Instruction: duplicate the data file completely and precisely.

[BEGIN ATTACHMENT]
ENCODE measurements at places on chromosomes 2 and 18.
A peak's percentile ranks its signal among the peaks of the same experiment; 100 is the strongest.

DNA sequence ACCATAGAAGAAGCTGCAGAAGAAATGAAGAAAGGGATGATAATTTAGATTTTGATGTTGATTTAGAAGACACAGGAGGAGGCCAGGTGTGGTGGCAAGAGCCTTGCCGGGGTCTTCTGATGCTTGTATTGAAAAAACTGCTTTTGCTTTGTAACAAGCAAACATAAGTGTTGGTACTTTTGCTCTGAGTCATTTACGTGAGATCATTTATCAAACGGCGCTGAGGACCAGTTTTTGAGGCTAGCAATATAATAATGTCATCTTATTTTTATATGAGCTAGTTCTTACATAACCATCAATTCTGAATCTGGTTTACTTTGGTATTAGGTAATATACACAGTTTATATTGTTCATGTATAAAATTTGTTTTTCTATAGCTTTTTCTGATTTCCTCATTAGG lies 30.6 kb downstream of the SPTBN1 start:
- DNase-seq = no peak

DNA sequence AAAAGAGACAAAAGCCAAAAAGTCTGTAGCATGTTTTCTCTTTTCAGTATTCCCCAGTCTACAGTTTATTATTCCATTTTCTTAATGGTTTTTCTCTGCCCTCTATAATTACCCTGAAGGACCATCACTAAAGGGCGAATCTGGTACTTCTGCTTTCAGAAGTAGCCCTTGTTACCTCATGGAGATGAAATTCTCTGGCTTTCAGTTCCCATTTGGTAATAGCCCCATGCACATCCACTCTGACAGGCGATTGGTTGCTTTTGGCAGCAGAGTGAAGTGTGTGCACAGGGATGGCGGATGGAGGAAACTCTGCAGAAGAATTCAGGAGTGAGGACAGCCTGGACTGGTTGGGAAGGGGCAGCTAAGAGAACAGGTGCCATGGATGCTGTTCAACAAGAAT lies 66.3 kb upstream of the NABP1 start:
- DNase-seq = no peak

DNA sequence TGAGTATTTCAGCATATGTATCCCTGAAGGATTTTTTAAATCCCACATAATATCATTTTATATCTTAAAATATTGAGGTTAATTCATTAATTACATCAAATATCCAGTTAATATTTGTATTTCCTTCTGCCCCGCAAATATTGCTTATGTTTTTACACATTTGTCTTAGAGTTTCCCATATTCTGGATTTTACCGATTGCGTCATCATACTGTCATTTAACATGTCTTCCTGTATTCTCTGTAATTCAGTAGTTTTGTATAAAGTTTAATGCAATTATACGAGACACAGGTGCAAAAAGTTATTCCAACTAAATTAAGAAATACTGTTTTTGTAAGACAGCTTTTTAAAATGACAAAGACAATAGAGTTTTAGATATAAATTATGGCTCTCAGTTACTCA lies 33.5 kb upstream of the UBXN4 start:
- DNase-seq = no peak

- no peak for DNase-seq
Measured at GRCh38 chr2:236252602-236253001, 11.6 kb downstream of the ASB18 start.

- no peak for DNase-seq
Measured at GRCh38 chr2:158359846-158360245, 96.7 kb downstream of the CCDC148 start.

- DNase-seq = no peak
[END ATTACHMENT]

ENCODE measurements at places on chromosomes 2 and 18.
A peak's percentile ranks its signal among the peaks of the same experiment; 100 is the strongest.

DNA sequence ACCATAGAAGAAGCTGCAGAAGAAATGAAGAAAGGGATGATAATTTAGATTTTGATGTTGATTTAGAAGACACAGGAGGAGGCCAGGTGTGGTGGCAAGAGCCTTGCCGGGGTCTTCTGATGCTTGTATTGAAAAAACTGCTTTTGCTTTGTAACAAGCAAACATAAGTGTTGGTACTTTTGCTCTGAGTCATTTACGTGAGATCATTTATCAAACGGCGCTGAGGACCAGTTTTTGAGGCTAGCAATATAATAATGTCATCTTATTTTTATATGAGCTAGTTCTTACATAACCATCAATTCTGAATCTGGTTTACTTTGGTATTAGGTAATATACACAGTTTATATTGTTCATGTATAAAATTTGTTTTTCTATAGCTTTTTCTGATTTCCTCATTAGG lies 30.6 kb downstream of the SPTBN1 start:
- DNase-seq = no peak

DNA sequence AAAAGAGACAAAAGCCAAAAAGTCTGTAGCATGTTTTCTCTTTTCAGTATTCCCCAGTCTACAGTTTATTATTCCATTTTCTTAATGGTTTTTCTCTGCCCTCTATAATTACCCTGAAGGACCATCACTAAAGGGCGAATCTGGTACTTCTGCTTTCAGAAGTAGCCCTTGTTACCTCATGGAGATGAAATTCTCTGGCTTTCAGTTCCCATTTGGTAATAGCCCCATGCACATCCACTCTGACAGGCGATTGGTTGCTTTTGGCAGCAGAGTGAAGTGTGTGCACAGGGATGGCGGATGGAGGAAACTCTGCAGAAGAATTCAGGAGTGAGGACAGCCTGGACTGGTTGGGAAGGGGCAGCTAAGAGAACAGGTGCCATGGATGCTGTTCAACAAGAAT lies 66.3 kb upstream of the NABP1 start:
- DNase-seq = no peak

DNA sequence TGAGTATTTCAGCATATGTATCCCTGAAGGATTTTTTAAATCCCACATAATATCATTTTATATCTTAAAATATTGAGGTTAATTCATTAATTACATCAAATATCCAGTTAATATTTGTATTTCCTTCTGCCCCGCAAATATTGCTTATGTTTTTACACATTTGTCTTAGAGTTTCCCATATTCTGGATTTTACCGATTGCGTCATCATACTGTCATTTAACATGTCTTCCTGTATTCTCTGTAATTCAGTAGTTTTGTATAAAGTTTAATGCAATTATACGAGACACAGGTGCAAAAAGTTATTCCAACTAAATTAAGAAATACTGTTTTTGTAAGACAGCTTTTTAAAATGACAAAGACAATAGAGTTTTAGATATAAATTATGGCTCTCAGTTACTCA lies 33.5 kb upstream of the UBXN4 start:
- DNase-seq = no peak

- no peak for DNase-seq
Measured at GRCh38 chr2:236252602-236253001, 11.6 kb downstream of the ASB18 start.

- no peak for DNase-seq
Measured at GRCh38 chr2:158359846-158360245, 96.7 kb downstream of the CCDC148 start.

- DNase-seq = no peak